Seminar: Distal myopathies – elucidation of mechanism and development of therapy
Dr Ichizo Nishino, Director of the Department of Neuromuscular Research at the National Institute of Neuroscience within the National Center of Neurology and Psychiatry
Monday, 19 June 2023, 11am to 12pm
George Pickering Education Centre Lecture Room, John Radcliffe Hospital, Floor 3
Hosted by Professor Laurent Servais
MDUK OXFORD NEUROMUSCULAR CENTRE SEMINAR SERIES
This seminar is intended for the personnel and students at the University of Oxford and the Oxford University Hospitals Foundation Trust.
Hybrid seminar at the George Pickering Education Centre on Floor 3 of the JR Hospital. For the online link, please email email@example.com.
Students, postdoctoral researchers, and other trainees will be invited to have lunch with Dr. Nishino following the talk. To attend the lunch, please sign up here.
I will focus on two (non-dystrophic) distal myopathies which are relatively frequent in Japan: GNE myopathy and oculopharyngodistal myopathy (OPDM).
GNE myopathy is an autosomal recessive muscle disease characterized clinically by preferential involvement of tibialis anterior muscle and relative sparing of quadriceps, and pathologically by the presence of rimmed vacuoles, which is caused mostly by missense mutations in the GNE gene that encodes a protein with the activity of two enzymes in sialic acid biosynthesis, UDP-GlcNAC 2-epimerase and ManNAc kinase, resulting in the reduction of the sialic acid levels in serum and skeletal muscles. So far, 103 different mutations have been identified among 345 Japanese unrelated families. We treated our model mice, which showed a phenotype clinicopathologically similar to human patients, with ManNAc, NeuAc, and sialic acid conjugate, sialyllactose from around 15 weeks of age and continued to around 55 weeks. Phenotypic manifestations were almost completely suppressed, indicating that sialic acid deficiency is the cause of GNE myopathy and that the disease can be suppressed by sialic acid supplementation.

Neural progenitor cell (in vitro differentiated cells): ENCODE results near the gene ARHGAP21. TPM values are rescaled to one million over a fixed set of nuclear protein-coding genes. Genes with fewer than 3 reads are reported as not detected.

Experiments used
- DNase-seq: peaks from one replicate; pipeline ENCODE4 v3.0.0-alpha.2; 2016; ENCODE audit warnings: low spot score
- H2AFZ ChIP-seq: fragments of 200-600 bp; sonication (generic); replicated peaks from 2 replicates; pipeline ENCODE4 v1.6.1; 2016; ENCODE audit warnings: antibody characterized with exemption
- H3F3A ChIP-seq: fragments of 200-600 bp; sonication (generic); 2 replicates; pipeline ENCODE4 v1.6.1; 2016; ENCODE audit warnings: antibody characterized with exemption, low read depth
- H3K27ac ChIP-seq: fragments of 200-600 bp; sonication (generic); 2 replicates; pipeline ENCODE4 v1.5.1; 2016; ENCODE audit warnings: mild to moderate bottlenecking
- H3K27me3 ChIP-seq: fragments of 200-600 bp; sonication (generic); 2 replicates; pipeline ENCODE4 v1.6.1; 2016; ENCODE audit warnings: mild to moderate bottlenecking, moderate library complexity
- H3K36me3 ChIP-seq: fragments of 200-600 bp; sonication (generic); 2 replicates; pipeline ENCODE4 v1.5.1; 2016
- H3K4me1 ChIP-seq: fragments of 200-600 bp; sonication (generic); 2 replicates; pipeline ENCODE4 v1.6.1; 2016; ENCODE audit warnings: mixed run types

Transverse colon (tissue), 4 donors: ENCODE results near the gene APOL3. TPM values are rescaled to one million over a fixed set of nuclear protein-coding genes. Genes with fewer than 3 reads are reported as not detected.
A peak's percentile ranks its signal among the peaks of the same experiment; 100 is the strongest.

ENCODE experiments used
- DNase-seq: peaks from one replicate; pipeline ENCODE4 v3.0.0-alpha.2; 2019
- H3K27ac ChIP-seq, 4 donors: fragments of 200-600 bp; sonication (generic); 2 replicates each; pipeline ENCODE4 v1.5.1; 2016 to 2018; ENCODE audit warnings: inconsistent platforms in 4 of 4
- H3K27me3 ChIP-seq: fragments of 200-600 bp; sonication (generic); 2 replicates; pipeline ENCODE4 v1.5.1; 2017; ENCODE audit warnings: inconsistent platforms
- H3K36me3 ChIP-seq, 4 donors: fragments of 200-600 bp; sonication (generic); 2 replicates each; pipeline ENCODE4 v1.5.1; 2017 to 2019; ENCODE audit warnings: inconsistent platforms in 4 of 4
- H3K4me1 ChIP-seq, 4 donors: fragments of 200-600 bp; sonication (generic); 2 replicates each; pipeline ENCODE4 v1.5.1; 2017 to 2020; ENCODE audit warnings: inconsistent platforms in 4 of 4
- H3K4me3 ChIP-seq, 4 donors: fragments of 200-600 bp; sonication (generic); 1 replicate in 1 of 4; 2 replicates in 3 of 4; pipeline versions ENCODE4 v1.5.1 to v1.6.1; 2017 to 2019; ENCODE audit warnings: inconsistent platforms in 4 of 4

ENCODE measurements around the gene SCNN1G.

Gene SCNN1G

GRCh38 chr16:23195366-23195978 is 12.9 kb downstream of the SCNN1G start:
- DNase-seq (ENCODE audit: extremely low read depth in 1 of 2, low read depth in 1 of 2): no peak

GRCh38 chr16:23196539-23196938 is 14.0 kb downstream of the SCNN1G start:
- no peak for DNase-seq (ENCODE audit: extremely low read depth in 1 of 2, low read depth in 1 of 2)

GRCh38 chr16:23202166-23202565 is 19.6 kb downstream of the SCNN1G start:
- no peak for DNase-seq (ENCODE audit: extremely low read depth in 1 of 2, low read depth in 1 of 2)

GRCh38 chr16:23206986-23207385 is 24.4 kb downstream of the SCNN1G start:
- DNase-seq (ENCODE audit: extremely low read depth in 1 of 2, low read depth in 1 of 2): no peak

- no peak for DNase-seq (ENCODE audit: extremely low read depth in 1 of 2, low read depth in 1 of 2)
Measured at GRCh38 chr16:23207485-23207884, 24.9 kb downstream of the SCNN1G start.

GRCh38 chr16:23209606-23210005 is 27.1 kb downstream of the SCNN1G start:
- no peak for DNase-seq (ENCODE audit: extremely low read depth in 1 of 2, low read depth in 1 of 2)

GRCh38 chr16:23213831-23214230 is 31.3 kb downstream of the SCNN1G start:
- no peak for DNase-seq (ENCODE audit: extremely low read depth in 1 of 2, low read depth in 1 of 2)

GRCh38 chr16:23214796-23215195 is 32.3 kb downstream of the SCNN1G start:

OPDM is an autosomal dominant muscle disease which is characterized by ocular and bulbar symptoms, including ptosis, ophtalmoparesis, and dysphagia, in addition to preferential distal limb muscle involvement. It is clinicopathologically similar to oculopharyngeal muscular dystrophy (OPMD) which is caused by alanine codon expansions in PABPN1. Recently, it was identified to be due to the expansion of the CGG repeats in the 5’ UTR of LRP12. Soon after that, similar 5’ UTR CGG repeat expansions in GIPC1 and NOTCH2NLC were found to be associated with OPDM. In Japan, majority of OPDM patients seem to have expansions in LRP12 while Chinese OPDM patients those in GIPC1. I will discuss detailed clinicopathological features of OPDM_LRP12 and pathological differentiation between OPDM and OPMD.
Dr. Ichizo Nishino is Director of Department of Neuromuscular Research, National Institute of Neuroscience (NIN), National Center of Neurology and Psychiatry (NCNP). He is also appointed to Director of two departments in Medical Genome Center in NCNP. Currently, he is a Guest/Visiting Professor at 6 universities: University of Yamanashi, Shinshu University, Nara Medical University, Kaohsiung Medical University (Taiwan), Peking University First Hospital (China) and Siriraj Hospital, Mahidol University (Thailand).
Dr. Nishino obtained his M.D. in 1989 from Kyoto University. After 5 years of neurology training, he started muscle disease research in NCNP in 1994 and further continued research for 2 years in Columbia University in New York. He was appointed to his current position in 2001. By now, he has published more than 680 PubMed-listed papers in the field.
His laboratory functions as a nationwide referral center for muscle disease in Japan, providing diagnostic service for muscle pathology and genetic analysis. His lab collects around 80% of muscle biopsies performed in Japan (1119 cases in 2022) and he reads and signs out all cases. As a result, his muscle repository has more than 23,000 frozen muscle biopsy samples, which is one of the largest collections of the patient’s muscles.
The talk will be in the George Pickering Education Centre on Floor 3 of the John Radcliffe Hospital. Once entering the Main Entrance (with Marks & Spencer and WHSmith), go to the lifts (immediately past the pharmacy on the right side). Go up one floor to Floor 3 and follow the signs for the Education Centre. The George Pickering Lecture Hall is inside the cafe.